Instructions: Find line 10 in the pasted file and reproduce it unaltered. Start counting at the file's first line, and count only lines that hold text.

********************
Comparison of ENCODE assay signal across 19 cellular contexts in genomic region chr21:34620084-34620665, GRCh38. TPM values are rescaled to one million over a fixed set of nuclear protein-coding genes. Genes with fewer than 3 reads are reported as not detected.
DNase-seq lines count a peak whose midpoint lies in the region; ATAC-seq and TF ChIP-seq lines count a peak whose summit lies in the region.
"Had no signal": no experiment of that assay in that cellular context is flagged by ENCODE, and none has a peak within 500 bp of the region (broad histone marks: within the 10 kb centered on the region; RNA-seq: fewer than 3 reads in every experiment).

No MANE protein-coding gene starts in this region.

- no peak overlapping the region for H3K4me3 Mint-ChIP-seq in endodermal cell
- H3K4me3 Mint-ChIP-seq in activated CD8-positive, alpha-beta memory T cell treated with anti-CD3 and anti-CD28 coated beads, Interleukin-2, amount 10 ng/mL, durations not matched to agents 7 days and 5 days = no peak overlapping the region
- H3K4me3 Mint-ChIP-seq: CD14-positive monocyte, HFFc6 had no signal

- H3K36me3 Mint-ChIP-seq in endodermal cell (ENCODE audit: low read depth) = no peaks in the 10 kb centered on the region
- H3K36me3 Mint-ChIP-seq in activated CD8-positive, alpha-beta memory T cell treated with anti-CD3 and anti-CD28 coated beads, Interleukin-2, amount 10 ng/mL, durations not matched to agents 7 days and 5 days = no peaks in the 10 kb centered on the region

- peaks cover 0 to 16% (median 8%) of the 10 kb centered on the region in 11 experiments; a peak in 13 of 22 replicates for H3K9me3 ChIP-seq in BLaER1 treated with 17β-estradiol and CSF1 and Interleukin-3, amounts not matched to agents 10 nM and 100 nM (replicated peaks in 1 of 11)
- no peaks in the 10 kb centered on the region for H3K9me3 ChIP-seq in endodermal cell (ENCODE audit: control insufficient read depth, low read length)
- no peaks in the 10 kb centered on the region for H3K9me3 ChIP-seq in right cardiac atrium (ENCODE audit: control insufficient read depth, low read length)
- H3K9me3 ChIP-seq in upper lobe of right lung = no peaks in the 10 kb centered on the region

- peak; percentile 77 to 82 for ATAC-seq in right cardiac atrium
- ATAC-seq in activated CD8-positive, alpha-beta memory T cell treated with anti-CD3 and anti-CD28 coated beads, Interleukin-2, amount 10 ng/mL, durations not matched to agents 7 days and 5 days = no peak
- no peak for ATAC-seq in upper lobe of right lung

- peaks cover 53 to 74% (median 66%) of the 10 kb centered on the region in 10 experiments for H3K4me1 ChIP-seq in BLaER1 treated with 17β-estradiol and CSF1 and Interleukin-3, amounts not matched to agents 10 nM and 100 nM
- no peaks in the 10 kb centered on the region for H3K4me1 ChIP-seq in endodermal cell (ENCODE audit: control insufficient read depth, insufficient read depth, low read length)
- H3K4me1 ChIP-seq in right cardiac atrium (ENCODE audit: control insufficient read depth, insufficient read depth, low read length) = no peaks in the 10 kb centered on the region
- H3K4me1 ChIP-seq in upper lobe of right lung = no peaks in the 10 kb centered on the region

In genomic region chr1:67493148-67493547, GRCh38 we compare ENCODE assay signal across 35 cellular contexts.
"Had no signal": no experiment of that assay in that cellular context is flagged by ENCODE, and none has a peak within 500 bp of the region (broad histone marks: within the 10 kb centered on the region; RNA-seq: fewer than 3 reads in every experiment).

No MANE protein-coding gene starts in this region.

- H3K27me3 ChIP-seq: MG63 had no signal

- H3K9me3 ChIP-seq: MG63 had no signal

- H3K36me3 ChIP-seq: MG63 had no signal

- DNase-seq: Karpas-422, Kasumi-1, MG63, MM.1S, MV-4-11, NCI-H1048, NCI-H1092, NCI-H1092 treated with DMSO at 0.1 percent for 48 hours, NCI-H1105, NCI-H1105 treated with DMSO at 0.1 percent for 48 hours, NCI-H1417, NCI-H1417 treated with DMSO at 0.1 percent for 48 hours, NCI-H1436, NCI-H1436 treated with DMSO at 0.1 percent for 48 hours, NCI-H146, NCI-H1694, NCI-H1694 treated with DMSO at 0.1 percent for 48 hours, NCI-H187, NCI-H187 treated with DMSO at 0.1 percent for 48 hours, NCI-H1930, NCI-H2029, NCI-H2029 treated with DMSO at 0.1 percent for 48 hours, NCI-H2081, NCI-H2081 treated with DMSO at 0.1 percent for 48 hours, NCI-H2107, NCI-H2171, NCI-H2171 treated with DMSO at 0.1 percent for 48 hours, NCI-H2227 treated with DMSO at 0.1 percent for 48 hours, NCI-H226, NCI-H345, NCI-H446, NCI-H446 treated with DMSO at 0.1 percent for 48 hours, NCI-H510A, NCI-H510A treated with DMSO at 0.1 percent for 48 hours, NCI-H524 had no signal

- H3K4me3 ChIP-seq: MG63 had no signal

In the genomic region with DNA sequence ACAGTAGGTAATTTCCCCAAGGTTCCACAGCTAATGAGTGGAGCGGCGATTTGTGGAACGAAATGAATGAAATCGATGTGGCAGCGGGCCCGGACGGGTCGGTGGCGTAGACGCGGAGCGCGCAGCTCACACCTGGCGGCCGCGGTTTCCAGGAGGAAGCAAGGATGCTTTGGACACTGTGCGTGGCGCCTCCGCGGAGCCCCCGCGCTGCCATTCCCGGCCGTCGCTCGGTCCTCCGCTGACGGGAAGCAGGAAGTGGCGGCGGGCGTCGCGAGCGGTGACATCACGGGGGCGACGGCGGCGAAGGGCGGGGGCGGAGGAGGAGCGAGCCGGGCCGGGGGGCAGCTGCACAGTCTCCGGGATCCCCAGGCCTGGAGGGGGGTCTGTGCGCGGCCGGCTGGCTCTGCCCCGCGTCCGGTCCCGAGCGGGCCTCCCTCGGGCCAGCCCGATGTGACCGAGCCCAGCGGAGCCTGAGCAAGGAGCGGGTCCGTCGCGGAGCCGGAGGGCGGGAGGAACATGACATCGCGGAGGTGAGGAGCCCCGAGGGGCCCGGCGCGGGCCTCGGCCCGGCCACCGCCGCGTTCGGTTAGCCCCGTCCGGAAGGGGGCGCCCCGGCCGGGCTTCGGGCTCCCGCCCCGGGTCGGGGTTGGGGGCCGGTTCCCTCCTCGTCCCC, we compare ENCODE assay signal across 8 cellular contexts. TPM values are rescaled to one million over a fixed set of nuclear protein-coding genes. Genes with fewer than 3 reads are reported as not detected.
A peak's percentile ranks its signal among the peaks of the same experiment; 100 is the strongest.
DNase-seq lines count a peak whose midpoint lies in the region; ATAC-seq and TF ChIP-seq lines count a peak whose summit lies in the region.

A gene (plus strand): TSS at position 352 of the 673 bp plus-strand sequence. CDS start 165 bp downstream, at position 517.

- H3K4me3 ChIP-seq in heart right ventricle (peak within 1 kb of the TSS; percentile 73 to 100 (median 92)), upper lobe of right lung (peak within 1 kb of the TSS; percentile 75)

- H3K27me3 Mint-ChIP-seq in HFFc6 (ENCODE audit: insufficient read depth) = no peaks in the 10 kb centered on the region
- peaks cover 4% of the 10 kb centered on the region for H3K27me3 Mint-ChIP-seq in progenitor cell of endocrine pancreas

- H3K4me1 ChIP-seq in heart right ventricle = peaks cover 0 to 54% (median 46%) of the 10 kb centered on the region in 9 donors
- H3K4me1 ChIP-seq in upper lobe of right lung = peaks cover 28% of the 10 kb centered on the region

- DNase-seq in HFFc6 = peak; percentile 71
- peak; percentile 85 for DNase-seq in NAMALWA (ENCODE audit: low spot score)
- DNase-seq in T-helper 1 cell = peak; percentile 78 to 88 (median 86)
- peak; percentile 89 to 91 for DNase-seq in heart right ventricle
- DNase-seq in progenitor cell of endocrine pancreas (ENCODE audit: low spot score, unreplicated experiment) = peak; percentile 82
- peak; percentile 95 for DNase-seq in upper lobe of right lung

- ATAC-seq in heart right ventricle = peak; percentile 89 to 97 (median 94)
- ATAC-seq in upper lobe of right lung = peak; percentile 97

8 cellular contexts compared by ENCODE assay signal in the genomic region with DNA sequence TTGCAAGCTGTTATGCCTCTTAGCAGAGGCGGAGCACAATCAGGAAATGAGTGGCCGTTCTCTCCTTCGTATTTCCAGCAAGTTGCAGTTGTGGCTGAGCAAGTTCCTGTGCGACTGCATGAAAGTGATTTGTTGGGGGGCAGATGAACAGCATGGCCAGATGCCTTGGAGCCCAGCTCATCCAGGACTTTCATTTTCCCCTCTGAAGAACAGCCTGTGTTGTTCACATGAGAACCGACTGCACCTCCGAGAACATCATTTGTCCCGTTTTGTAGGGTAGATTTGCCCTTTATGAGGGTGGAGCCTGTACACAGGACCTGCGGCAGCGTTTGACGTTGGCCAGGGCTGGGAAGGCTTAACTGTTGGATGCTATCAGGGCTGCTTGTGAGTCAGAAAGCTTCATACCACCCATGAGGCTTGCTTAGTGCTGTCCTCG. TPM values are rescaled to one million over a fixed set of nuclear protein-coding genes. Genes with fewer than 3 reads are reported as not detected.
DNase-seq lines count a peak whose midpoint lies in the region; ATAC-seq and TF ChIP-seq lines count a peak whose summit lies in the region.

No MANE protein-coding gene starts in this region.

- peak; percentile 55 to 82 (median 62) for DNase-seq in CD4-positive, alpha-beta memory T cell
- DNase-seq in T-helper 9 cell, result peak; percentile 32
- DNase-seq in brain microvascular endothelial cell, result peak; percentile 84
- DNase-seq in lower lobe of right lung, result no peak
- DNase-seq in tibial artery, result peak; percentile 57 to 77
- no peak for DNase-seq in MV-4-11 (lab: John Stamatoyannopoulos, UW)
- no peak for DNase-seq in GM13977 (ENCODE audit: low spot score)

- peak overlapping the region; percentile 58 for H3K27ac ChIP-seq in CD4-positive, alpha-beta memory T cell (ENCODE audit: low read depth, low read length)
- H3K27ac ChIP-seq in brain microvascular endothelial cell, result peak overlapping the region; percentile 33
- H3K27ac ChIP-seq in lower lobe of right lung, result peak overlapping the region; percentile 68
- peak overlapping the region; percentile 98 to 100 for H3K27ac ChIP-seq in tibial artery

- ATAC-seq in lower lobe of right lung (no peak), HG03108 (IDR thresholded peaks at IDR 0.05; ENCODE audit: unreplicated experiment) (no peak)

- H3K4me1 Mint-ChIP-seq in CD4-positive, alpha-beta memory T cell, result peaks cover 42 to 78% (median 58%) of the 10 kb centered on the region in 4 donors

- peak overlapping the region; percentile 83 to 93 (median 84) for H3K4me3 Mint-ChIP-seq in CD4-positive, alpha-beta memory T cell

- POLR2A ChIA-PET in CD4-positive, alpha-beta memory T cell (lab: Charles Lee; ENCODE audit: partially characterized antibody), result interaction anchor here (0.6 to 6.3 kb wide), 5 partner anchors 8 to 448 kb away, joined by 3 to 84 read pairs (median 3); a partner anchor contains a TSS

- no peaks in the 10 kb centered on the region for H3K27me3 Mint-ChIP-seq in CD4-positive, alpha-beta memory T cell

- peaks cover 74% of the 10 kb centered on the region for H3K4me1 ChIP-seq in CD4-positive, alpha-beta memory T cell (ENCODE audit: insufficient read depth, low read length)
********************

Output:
- peaks cover 0 to 16% (median 8%) of the 10 kb centered on the region in 11 experiments; a peak in 13 of 22 replicates for H3K9me3 ChIP-seq in BLaER1 treated with 17β-estradiol and CSF1 and Interleukin-3, amounts not matched to agents 10 nM and 100 nM (replicated peaks in 1 of 11)